As personal surveillance cameras become more and more common, so do neighbour disputes about them. Neighbours often feel uncomfortable if it appears a neighbour’s camera is pointing towards their home. In March 2017, TheRecord.com reported an ongoing neighbour dispute in the Waterloo region regarding fencing as well as the positioning of surveillance cameras. The court case lasted 8 and a half days and cost tens of thousands of dollars.
Because residential surveillance cameras are still relatively new, some regions do not currently have bylaws surrounding their use. If your region does not have camera bylaws, there are general tips to help prevent accidental invasion of privacy and neighbour conflict:
- Talk to your neighbours – tell them about your security cameras and explain why you chose to install them. This will help eliminate suspicions and fears that you may be spying on them.
- Point cameras away from neighbours – try your best to position your camera so it only points towards your property. Ideally, none of your neighbour’s property will be seen on your camera.
- Compromise – if your neighbours feel uncomfortable, try your best to compromise with a level head. Be calm, polite, and listen to their concerns before reacting.
Surveillance Camera Bylaws
- City of Hamilton – Surveillance Camera Bylaws
- City of Burlington – Bylaw Number 108-2002
- Town of Halton Hills – Bylaw 2003-0079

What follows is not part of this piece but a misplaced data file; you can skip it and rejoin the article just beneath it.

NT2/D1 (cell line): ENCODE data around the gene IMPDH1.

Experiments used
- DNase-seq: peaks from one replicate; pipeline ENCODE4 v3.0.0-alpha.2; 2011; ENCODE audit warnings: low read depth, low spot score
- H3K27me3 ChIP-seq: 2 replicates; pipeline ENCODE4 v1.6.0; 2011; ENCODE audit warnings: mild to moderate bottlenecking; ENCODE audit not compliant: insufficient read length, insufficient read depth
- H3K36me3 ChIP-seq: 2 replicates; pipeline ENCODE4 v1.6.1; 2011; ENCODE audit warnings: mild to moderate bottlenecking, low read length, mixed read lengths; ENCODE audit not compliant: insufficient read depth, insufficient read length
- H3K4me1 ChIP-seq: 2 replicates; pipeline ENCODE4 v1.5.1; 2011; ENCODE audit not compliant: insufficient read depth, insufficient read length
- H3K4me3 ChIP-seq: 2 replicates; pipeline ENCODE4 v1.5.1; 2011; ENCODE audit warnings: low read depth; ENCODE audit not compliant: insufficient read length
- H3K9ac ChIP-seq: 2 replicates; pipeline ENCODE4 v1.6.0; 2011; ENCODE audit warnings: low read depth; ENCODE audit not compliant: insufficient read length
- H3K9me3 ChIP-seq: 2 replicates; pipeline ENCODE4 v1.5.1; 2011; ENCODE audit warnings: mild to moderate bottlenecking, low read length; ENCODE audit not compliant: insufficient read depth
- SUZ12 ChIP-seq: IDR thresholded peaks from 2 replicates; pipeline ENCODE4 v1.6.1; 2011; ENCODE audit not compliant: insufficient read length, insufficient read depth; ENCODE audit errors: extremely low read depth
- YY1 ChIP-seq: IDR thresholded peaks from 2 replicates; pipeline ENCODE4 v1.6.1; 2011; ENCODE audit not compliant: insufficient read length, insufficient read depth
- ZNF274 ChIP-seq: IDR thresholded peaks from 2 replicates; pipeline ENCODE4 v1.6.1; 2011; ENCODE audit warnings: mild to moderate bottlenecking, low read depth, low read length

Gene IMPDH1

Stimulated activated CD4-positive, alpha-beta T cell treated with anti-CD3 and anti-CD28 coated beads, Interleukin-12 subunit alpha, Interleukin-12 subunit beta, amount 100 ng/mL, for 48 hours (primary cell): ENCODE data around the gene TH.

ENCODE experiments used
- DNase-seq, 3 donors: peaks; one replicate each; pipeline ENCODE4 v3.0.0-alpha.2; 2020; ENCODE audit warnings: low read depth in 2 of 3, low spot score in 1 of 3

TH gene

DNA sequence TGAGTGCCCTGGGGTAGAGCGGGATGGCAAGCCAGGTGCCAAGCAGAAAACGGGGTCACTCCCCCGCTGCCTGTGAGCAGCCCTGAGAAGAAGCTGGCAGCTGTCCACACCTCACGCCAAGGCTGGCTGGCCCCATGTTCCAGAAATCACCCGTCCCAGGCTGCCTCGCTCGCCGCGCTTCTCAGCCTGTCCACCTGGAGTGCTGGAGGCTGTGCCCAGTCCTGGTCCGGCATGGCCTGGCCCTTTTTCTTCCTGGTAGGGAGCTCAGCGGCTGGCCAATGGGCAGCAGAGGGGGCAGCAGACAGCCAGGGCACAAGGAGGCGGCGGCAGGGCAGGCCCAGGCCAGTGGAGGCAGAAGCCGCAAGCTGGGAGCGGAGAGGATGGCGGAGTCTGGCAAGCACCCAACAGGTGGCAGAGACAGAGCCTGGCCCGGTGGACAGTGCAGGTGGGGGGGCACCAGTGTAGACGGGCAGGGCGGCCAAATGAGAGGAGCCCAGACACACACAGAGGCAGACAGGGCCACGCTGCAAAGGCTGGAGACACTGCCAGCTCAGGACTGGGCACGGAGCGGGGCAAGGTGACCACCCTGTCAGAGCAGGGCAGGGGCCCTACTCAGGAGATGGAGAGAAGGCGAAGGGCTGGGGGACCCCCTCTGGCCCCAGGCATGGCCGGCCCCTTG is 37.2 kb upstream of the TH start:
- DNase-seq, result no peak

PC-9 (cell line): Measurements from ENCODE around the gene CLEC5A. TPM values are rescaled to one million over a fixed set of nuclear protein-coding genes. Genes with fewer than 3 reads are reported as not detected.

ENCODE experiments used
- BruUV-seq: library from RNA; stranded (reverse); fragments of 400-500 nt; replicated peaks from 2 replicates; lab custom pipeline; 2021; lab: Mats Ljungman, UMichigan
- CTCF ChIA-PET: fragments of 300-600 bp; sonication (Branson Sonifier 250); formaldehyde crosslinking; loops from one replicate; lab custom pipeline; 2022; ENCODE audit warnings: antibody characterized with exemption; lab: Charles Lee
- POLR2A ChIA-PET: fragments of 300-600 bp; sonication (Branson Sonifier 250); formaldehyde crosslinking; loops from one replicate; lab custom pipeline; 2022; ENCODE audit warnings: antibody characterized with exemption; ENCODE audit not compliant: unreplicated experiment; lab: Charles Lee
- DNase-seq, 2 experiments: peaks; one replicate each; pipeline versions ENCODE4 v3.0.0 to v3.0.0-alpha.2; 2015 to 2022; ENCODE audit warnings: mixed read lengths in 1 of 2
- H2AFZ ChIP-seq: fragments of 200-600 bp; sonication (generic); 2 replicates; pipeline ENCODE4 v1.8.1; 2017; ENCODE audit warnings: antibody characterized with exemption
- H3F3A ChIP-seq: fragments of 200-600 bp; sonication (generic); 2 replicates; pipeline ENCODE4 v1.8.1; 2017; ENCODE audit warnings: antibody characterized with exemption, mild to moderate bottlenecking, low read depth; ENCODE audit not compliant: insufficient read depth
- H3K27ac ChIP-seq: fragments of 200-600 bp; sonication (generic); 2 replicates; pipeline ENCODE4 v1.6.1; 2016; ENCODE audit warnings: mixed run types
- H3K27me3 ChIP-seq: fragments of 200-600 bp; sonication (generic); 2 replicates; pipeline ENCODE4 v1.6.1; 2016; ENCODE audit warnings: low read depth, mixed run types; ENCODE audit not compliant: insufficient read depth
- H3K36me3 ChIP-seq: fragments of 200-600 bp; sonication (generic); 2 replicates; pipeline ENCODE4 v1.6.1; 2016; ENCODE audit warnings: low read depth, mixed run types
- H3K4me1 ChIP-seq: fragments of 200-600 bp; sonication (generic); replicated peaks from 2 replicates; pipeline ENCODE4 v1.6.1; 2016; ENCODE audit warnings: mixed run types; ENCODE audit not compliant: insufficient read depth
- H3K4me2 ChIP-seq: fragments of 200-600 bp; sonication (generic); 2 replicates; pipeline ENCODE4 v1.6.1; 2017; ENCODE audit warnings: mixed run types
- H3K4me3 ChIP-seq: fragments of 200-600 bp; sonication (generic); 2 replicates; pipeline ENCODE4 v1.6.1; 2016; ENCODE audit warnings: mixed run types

- Town of Milton – Bylaw Number 30-2003
Does Your Region Have Camera Bylaws? Find Out Now!
Entering Neighbour’s Property Bylaws
Generally, it is best to stay off of your neighbour’s property unless otherwise agreed upon. In Ontario, there are laws regulating trespassing. These laws are very specific and govern what exactly counts as trespassing. There are even different rules regarding trespassing at night vs during the day. Trespassing laws in Ontario are made up of tort law, provincial legislation, and criminal law. These laws apply to everyone in Ontario (source).
There is also a recently passed bylaw in Toronto called Right-Of-Entry. This bylaw allows neighbours to apply for a permit. This permit allows individuals to go onto neighbour’s land for the purpose of repairing or altering existing structures that can only be accessed by a neighbouring property. The alterations and repairs can only be made to structures that the permit holder owns.